Who was reading: A 30-something woman wearing a blank expression and an oddly shaped knit hat that called to mind an impressionist rendering of a rotted pineapple.
Digital reading device: Nook
Winner of... an ALA Alex Award. Given each year to books written for adults that have special appeal to young adults.
Says fellow Alex winner Aimee Bender (in the NY Times): “Room is built on two intense constraints: the limited point of view of the narrator, a 5-year-old boy named Jack; and the confines of Jack’s physical world, an 11-by-11-foot room where he lives with his mother. . . . Jack’s eyes remake the familiar. It is invigorating, watching him learn, and the way Donoghue reveals the consequences of Room through her attention to detail is tremendous.”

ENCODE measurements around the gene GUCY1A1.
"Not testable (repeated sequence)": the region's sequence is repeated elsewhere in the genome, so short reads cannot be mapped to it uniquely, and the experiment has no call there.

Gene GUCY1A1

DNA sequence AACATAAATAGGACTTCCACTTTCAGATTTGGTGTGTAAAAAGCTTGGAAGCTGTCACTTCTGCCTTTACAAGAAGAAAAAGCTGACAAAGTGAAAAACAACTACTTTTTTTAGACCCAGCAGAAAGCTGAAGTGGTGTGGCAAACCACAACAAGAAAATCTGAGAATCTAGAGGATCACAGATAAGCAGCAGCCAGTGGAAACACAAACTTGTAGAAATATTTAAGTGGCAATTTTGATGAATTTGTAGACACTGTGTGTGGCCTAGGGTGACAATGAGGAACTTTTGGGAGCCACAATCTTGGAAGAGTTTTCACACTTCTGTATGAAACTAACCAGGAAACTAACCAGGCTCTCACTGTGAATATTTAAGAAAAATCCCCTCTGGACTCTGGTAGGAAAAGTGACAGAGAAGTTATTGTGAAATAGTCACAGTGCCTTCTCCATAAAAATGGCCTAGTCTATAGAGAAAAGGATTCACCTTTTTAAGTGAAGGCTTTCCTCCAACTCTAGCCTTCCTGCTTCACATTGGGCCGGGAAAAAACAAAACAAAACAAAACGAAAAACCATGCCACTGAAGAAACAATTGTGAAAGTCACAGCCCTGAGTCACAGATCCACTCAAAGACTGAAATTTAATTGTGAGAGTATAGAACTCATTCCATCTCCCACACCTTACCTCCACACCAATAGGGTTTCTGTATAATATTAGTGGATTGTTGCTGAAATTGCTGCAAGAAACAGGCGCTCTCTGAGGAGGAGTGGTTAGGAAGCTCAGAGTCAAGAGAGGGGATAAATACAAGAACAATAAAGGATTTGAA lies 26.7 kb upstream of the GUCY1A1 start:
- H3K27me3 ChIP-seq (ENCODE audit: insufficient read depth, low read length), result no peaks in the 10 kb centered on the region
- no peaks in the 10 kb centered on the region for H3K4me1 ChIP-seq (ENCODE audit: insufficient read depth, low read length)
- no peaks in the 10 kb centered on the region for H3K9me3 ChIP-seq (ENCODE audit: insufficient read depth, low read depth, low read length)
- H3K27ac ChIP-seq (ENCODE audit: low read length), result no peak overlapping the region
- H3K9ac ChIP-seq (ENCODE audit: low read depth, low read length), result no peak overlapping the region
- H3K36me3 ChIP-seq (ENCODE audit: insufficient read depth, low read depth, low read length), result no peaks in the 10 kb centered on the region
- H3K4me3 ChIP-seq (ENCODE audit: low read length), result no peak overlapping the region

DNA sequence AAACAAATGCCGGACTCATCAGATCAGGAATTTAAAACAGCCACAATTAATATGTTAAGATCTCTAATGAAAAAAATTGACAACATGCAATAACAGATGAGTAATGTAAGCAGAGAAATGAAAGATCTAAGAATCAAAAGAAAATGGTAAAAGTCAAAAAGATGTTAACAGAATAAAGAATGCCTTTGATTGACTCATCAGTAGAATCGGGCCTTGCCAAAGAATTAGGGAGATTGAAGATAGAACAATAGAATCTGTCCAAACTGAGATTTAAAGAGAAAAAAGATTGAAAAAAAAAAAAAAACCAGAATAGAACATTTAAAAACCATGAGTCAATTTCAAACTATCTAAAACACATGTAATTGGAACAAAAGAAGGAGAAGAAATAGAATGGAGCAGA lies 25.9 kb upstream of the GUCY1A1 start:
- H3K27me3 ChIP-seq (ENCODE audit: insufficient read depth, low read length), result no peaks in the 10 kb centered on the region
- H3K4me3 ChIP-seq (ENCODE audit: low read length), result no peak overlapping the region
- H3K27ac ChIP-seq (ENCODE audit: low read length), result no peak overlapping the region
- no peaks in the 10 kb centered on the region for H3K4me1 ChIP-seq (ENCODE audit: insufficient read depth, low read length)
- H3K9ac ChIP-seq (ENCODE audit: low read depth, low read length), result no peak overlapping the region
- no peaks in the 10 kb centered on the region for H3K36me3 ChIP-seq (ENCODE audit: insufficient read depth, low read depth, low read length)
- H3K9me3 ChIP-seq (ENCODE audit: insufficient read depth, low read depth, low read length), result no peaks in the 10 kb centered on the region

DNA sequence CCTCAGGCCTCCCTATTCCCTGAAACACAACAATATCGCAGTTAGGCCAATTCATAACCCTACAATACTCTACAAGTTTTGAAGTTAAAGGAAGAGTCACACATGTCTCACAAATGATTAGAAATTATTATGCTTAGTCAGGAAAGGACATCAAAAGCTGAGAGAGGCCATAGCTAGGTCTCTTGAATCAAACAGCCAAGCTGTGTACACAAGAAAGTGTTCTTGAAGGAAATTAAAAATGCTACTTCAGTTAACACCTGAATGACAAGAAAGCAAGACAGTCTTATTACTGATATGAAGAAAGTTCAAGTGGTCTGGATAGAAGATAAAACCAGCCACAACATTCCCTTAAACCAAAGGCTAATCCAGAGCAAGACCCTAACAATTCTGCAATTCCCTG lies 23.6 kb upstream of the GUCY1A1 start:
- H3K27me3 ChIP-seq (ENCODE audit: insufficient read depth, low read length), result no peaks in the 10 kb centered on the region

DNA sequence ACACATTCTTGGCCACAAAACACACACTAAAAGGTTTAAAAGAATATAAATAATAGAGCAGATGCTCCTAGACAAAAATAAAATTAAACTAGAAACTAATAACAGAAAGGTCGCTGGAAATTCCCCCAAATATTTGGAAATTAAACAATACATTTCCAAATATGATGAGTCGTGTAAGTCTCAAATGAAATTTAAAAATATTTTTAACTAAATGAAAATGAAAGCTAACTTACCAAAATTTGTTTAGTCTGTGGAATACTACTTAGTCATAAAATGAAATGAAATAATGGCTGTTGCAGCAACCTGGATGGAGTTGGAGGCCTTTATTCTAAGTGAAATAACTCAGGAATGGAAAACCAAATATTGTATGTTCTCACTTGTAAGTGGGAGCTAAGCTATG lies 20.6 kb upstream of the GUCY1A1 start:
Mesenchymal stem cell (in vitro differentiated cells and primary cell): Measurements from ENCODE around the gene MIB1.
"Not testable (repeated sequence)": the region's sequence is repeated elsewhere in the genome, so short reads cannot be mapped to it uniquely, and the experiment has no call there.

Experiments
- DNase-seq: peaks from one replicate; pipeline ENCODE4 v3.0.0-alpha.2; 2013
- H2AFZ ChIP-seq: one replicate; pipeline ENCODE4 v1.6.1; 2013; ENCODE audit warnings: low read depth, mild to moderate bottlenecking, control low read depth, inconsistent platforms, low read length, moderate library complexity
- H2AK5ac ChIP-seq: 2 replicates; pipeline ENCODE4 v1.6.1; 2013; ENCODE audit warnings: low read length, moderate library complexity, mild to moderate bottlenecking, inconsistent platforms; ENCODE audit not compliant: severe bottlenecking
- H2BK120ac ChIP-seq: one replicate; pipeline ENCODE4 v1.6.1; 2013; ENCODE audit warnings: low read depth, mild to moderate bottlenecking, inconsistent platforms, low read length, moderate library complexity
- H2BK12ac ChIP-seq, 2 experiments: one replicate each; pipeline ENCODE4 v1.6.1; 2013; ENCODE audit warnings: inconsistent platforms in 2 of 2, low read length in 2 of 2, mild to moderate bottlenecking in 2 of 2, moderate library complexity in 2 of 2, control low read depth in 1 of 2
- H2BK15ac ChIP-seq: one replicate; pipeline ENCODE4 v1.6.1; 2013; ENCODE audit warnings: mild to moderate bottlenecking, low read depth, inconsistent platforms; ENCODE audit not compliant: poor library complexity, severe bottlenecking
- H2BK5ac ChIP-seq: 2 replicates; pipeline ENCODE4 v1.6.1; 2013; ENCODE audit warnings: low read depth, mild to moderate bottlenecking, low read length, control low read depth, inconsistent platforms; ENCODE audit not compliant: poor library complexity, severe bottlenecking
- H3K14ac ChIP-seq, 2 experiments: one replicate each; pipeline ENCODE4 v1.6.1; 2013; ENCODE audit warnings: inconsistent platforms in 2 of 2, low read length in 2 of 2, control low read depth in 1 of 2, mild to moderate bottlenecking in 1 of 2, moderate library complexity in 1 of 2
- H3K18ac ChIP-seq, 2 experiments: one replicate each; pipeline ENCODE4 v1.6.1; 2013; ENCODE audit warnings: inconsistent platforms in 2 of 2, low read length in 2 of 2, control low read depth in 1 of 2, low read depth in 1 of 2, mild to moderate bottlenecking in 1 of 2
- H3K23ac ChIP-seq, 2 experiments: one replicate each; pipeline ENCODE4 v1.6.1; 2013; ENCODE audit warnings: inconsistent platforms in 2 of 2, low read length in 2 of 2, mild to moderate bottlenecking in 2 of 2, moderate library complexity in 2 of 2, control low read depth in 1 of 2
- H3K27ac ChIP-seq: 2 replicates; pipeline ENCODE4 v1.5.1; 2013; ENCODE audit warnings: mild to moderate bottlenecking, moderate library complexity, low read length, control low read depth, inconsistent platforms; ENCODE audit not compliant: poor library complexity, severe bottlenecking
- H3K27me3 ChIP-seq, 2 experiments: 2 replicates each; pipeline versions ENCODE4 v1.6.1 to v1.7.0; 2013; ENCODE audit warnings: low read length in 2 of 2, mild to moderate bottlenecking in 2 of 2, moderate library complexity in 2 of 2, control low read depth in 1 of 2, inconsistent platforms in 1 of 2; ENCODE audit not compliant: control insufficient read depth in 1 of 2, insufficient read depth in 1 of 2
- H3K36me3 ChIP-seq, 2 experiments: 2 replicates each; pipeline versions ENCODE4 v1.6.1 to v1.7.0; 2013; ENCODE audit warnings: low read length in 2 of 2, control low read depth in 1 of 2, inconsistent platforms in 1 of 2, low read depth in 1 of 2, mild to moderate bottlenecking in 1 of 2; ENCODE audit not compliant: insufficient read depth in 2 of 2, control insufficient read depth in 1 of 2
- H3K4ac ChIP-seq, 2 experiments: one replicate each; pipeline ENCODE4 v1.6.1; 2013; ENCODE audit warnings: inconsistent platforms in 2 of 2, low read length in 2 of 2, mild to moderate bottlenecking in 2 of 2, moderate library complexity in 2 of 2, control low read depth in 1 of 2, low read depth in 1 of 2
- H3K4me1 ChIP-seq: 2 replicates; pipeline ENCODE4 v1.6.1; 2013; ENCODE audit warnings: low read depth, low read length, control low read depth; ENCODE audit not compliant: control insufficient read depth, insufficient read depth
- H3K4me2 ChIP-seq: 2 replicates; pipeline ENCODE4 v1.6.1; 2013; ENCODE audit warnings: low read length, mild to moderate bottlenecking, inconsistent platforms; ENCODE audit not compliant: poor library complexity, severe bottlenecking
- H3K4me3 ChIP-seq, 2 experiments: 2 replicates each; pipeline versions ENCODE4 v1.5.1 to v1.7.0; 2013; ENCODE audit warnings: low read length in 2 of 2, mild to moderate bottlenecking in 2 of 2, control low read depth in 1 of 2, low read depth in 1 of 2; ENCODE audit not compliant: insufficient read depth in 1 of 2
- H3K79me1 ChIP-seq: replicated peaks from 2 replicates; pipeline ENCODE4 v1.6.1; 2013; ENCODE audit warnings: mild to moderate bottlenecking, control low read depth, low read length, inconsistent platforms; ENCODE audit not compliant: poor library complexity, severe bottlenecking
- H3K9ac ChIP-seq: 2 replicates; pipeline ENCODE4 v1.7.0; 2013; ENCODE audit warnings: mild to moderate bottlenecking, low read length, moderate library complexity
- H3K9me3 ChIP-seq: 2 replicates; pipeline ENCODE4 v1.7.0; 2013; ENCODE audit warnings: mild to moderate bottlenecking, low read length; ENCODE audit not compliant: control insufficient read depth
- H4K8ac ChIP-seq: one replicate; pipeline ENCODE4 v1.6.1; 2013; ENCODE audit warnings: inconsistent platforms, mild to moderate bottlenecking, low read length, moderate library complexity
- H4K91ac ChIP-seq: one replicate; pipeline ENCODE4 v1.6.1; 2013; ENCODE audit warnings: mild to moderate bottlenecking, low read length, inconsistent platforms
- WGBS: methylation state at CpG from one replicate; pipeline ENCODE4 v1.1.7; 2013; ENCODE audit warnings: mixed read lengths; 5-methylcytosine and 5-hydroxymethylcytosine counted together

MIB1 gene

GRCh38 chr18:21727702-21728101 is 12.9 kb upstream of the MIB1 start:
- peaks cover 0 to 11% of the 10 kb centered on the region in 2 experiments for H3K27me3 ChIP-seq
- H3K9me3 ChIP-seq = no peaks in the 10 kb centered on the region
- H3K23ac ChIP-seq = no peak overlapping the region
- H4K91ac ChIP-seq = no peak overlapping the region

This reminds me of... a Louise Bourgeois retrospective I once saw at the Guggenheim. The exhibit featured several miniature rooms, sliced at peculiar angles and decorated with haunting arrangements of mirrors, shrouds and floating chairs. Each room was uniquely disturbing and claustrophobic, and that feeling never fully fled from memory.